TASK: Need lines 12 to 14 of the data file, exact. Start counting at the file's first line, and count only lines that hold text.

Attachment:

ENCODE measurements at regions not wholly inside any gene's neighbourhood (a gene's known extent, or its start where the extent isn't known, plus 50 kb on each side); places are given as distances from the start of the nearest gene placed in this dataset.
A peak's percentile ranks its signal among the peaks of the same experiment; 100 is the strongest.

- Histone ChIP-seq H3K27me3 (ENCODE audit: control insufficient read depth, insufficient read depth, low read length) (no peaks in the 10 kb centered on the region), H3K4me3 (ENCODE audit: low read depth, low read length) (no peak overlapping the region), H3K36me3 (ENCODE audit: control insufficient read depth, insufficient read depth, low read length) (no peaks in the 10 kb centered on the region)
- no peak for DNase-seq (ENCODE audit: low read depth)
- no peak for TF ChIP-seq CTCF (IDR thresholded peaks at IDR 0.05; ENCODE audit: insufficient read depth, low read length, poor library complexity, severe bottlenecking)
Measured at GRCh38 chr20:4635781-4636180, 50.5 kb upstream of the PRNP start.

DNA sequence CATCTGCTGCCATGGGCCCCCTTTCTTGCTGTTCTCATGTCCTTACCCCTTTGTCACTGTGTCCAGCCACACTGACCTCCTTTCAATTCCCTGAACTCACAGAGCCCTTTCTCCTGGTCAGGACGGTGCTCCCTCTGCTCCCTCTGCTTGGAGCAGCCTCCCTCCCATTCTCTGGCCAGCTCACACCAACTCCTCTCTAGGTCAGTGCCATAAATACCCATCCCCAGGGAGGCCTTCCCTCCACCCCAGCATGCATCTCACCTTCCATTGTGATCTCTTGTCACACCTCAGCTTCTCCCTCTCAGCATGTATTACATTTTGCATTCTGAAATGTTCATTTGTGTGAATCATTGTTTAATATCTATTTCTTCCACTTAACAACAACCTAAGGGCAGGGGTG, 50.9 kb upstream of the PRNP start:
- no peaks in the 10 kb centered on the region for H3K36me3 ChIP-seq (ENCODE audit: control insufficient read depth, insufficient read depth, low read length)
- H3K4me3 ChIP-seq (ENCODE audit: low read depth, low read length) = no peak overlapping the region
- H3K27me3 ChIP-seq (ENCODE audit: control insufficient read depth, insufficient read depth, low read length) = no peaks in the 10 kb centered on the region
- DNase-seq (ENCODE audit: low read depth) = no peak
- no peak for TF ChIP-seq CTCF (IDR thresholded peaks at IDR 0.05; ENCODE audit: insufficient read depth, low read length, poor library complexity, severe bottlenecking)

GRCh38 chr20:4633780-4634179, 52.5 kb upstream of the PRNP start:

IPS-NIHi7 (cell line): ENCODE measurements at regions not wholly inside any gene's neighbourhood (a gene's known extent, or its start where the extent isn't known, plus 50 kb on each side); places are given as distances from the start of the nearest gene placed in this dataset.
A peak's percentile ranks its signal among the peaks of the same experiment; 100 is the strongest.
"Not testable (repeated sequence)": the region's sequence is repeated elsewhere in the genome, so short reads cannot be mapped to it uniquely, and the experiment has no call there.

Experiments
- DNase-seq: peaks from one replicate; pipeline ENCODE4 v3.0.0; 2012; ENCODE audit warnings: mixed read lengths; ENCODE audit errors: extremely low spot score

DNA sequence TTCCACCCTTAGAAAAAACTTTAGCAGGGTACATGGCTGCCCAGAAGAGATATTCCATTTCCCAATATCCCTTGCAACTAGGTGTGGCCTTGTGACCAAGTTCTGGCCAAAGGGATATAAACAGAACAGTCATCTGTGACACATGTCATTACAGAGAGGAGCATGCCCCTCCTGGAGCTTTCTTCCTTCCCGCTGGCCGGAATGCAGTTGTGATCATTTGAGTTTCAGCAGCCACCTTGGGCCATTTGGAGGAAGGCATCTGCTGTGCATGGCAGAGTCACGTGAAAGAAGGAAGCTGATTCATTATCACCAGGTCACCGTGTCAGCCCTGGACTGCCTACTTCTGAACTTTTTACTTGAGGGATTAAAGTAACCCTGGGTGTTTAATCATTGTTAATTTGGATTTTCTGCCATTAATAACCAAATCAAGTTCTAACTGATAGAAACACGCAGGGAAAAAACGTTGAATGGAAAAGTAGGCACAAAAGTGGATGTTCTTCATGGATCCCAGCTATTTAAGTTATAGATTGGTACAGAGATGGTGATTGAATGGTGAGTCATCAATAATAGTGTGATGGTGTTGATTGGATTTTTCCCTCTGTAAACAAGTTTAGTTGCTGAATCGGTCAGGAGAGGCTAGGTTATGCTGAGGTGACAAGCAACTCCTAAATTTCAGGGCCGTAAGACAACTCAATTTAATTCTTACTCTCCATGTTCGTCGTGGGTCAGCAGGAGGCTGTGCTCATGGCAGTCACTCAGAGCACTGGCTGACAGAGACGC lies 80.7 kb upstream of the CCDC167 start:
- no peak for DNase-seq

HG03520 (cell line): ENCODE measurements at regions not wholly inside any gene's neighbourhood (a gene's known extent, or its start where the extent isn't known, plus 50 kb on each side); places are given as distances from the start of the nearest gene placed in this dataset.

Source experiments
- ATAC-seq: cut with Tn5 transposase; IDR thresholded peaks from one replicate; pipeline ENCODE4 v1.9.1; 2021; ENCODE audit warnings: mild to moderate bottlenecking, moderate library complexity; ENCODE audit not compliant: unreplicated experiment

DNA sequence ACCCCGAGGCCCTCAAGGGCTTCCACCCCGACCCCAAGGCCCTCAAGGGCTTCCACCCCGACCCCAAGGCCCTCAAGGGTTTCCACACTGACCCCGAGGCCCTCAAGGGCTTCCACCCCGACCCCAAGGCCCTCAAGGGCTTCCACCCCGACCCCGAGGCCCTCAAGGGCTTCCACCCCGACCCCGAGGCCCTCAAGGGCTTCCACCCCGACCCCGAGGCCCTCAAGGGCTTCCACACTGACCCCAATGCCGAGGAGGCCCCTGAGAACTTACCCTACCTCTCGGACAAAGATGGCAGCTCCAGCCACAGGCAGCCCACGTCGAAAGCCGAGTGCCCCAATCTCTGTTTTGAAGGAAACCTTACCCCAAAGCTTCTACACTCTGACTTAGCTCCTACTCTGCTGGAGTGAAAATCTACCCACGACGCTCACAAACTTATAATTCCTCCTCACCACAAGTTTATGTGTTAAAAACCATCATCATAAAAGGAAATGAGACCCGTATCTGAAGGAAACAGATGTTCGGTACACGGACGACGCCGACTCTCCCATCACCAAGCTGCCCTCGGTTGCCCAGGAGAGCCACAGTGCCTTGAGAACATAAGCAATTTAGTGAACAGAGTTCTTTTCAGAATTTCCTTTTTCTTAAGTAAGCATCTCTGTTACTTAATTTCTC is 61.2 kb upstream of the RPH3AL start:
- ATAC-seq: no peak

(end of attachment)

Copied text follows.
- no peak for TF ChIP-seq CTCF (IDR thresholded peaks at IDR 0.05; ENCODE audit: insufficient read depth, low read length, poor library complexity, severe bottlenecking)

GRCh38 chr20:4633780-4634179, 52.5 kb upstream of the PRNP start:

IPS-NIHi7 (cell line): ENCODE measurements at regions not wholly inside any gene's neighbourhood (a gene's known extent, or its start where the extent isn't known, plus 50 kb on each side); places are given as distances from the start of the nearest gene placed in this dataset.